Melissa Dittmann Tracey is a contributing editor for REALTOR® Magazine. She can be reached at email@example.com.
Build Stronger Relationships with Your Internet Leads
Behavior-based tools can provide you with greater insights into your leads, allowing you to take advantage of more opportunities to convert.
March 4, 2014
Real estate practitioners often don’t treat Internet leads with the same seriousness as referrals from family and friends — but that’s a pretty big mistake, says Jimmy Mackin, co-founder of Curaytor.
“You can hit a wall when your model is based on a referral network. You’ll only be able to grow your business so much,” Mackin says.
Internet leads can definitely expand your business, but you have to know how to cultivate them. They may come in the form of a direct question from a person asking about a property or inquiring about his home’s value. You can reach out and give the lead an answer, and then get them to stick with you.
In This Guide:
There are two keys to doing that: using technology to make you more responsive and using metrics to gauge leads’ online behavior so you can determine how best to engage them, says Chris Smith, co-founder of Curaytor and founder of Tech Savvy Agent. For example, analytics showing how visitors interact with your website or what your open rates are on your e-mail marketing campaigns can reveal the most engaged customers. That information can help you prioritize the leads in your database and tailor your follow-up messages to have greater impact.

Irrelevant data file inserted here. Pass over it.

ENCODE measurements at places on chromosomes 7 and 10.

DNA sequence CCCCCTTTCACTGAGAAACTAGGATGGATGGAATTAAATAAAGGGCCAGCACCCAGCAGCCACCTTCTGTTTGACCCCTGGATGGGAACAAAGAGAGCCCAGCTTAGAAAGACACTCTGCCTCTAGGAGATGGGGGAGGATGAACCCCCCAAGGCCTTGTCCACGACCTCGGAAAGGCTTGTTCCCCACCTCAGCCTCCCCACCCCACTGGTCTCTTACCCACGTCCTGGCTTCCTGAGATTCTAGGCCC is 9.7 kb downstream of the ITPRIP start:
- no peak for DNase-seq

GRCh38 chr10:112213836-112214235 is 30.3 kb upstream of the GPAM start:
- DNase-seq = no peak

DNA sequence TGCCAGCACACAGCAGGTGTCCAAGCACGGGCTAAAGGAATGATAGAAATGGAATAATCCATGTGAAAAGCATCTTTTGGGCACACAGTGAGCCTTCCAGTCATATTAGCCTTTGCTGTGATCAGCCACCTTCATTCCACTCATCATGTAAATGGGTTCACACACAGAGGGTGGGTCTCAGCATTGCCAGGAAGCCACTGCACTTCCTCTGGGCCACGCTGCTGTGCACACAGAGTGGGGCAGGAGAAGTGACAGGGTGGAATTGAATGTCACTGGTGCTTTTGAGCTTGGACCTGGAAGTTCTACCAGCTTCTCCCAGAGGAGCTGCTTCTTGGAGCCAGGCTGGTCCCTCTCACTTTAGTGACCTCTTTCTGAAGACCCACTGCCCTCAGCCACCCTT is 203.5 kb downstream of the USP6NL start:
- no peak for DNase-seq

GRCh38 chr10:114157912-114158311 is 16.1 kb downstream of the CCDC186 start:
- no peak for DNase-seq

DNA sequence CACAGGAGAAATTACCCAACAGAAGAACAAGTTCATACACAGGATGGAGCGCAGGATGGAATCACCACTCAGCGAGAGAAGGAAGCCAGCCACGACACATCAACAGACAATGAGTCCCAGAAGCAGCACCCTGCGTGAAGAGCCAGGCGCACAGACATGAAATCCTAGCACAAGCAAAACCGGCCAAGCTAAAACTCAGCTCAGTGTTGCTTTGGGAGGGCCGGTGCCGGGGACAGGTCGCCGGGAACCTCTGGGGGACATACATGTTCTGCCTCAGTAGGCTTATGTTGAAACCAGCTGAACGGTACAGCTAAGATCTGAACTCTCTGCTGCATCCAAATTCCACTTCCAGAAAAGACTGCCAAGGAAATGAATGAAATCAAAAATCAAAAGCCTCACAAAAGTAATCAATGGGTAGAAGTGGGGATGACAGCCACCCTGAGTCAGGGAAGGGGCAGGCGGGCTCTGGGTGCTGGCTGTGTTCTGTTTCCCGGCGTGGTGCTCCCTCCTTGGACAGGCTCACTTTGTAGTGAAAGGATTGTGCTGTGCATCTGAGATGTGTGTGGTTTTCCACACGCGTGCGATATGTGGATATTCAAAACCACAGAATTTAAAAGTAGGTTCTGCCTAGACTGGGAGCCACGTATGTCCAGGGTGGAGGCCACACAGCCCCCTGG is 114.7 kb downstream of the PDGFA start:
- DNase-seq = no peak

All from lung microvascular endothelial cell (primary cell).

Are You Missing Some Leads?
First, though, you need a capture system for all the leads coming in. A recent study by consulting firm WAV Group and Weichert, REALTORS®,’ Lead Network sought to evaluate the response rate of real estate professionals. Members conducting the study posed as consumers inquiring about listings on broker websites, Zillow, realtor.com®, and Trulia in an attempt to evaluate 384 brokers across 11 states. The study found that 48 percent of buyer inquiries never got a response; the average number of callback attempts by agents after the initial contact was 1.5; and the average number of e-mail attempts was 2.07. The average agent response time was 917 minutes, or 15.29 hours.
“This is a solvable problem, if you have the correct systems in place and make the right investments,” says Victor Lund, a partner at WAV Group. “This actually [represents] an important opportunity. If brokers and agents take steps to rectify this problem and respond more effectively to consumers, they are opening the door to a great increase in revenue.”